Gender-Based Notions of Homoerotic Love: Sappho and Plato’s Symposium

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Gender-Based Notions of Homoerotic Love: Sappho and Plato’s Symposium

The poetry of Sappho, and the speeches in Plato’s Symposium both deal primarily with homoerotic love, although Sappho, one of the only female poets in Ancient Greece, speaks from the female perspective, while Plato’s work focuses on the nature of this love between men. There are several fundamental elements that are common to both perspectives, including similar ideals of youth and beauty, and the idea of desire as integral to both views on love. Despite these similarities, however, there is an important distinction, which can be understood in terms of Pausanias’ concepts of Common versus Celestial Love, where Sappho’s view represents
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Pausanias thus makes it clear that the relationship is also largely teacher/student; the convention stresses that an integral part of the arrangement is to increase goodness, in the lover, and knowledge, in the boyfriend.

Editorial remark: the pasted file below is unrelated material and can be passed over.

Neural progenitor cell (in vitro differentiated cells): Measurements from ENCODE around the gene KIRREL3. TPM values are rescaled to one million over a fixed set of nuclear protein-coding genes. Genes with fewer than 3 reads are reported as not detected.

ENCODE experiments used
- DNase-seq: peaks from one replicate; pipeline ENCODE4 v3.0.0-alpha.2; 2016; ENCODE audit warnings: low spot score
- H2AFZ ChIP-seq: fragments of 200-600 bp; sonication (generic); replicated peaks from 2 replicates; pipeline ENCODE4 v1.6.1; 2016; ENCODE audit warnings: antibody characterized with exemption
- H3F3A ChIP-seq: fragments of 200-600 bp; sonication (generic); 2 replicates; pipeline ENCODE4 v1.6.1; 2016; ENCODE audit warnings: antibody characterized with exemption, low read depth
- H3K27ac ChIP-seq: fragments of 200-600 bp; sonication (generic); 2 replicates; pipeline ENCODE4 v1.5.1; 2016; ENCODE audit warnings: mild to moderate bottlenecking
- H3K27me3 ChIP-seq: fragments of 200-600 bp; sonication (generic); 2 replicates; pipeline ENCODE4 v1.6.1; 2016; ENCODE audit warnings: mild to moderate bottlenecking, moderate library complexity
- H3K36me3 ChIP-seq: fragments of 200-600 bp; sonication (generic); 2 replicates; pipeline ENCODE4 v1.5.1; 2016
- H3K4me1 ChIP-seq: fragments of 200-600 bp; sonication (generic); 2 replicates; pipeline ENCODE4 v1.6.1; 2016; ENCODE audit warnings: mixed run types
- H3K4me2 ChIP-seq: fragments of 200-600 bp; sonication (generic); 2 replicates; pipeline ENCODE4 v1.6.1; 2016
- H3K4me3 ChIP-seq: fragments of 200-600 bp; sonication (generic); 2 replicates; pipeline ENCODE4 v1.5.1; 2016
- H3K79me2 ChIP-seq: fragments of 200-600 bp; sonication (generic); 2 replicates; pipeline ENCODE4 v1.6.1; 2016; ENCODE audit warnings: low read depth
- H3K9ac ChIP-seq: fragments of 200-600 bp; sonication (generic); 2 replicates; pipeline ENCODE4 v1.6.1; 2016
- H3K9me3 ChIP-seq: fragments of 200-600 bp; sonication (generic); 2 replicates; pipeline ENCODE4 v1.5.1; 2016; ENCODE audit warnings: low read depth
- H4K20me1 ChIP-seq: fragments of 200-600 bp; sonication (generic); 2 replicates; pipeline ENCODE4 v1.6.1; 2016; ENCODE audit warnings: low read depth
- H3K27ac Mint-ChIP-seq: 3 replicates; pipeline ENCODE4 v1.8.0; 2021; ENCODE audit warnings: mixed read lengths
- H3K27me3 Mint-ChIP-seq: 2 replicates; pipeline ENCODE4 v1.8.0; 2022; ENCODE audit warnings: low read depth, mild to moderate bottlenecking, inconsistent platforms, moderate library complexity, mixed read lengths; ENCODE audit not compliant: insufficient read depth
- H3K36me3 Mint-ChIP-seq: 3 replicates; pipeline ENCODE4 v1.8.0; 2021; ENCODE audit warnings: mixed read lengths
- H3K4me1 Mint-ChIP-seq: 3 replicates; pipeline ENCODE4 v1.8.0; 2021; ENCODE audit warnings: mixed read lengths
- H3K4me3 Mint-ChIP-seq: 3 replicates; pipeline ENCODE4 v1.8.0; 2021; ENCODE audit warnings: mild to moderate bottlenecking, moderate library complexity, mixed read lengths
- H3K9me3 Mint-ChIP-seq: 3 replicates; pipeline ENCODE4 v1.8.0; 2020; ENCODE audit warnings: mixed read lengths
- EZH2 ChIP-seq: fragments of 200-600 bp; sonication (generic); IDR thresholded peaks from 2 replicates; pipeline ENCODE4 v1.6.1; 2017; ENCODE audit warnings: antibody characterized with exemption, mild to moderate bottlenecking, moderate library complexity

In Sappho’s poetry we see elements of this “pursuer/pursued” relationship as well, however Sappho names no convention stipulating who must chase and who must be chased. The roles are apparently interchangeable, [“For if she runs, she’ll soon be chasing” (1(L-P) l. 21)], which suggests an overall sense of equality between female lovers, an equality which is absent in descriptions of male homoerotic love. Sappho describes the objects of pursuit (the subjects of her poetry) in purely physical terms, indicating this through language, as she describes their physical aspects [“your supple neck” (94 (L-P) l.17), and “the shining luster of her face” (16 (L-P) l. 18)], as well as the physical effect they (the pursued) have on her (the pursuer). For example, in fragment 31 (L-P) she addresses her subject: “For when I see you even a moment/ I cant speak any longer…/my eyes go dark, my ears/ are roaring…a trembling/ seizes all my body”(ll. 7-14). In contrast to Pausanias’ speech where the goal of male homoerotic love is moral satisfaction and the acquisition of knowledge, the goal, according to Sappho’ appears to be the
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